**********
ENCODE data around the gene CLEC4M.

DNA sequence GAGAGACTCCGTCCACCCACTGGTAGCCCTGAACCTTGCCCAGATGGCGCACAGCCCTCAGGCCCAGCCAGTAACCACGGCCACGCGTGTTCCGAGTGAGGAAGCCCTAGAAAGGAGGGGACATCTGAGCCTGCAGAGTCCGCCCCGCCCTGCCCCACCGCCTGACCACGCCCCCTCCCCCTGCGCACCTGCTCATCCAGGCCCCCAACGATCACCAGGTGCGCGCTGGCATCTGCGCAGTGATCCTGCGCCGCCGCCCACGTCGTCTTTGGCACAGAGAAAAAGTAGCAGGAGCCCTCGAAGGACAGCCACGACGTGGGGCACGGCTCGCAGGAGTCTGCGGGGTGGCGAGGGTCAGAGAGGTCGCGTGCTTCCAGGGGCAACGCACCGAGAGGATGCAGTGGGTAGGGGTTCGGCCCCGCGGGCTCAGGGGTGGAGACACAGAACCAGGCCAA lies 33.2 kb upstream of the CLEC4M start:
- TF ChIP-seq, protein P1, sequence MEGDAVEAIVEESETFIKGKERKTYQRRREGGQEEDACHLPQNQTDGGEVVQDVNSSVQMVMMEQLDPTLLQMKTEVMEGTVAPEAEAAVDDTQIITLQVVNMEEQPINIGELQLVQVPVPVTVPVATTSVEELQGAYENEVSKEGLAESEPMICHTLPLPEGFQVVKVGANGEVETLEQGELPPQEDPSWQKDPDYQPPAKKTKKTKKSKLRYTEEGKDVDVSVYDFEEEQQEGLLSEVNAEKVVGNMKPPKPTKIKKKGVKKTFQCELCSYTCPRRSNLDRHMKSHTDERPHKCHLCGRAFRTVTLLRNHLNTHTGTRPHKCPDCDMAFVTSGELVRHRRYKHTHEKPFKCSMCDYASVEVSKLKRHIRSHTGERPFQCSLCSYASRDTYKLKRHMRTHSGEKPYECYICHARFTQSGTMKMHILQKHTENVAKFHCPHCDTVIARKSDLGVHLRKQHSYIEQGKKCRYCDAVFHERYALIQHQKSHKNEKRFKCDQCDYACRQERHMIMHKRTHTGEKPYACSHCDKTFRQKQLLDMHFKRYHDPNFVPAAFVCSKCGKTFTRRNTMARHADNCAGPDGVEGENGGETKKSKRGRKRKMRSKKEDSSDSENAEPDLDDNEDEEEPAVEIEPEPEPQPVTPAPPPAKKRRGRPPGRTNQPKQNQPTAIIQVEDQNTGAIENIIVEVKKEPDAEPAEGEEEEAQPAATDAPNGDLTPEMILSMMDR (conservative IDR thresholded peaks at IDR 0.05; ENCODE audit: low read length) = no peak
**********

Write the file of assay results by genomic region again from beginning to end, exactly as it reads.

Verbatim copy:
ENCODE data around the gene CLEC4M.

DNA sequence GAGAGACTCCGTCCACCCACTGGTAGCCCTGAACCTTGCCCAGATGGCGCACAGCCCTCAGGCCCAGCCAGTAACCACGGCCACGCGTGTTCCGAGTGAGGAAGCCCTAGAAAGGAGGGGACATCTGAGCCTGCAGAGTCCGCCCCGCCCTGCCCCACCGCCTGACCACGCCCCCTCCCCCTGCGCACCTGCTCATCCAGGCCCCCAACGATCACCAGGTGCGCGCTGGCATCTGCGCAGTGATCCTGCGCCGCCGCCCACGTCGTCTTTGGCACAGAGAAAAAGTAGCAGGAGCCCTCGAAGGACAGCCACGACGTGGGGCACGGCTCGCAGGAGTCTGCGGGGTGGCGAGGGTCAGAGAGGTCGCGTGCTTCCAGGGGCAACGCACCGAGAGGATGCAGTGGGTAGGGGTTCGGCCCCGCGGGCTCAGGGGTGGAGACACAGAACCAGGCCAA lies 33.2 kb upstream of the CLEC4M start:
- TF ChIP-seq, protein P1, sequence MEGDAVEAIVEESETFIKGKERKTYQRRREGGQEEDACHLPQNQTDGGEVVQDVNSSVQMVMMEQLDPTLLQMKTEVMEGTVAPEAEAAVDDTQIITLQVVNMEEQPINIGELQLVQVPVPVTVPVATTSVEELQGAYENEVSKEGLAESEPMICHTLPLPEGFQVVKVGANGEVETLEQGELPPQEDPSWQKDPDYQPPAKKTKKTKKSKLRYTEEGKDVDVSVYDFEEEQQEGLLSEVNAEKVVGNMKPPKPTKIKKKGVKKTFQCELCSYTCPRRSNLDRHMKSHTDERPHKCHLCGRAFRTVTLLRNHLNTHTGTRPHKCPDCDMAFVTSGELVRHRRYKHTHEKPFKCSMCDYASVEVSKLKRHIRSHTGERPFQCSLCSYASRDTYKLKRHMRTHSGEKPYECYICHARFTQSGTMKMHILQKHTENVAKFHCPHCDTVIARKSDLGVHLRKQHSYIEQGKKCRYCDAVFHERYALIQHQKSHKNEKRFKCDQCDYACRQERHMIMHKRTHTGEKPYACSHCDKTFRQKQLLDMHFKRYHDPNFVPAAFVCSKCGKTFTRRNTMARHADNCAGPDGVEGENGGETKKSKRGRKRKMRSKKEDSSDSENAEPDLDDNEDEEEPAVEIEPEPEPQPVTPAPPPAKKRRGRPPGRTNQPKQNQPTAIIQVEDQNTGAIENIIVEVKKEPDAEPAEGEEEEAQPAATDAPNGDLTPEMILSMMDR (conservative IDR thresholded peaks at IDR 0.05; ENCODE audit: low read length) = no peak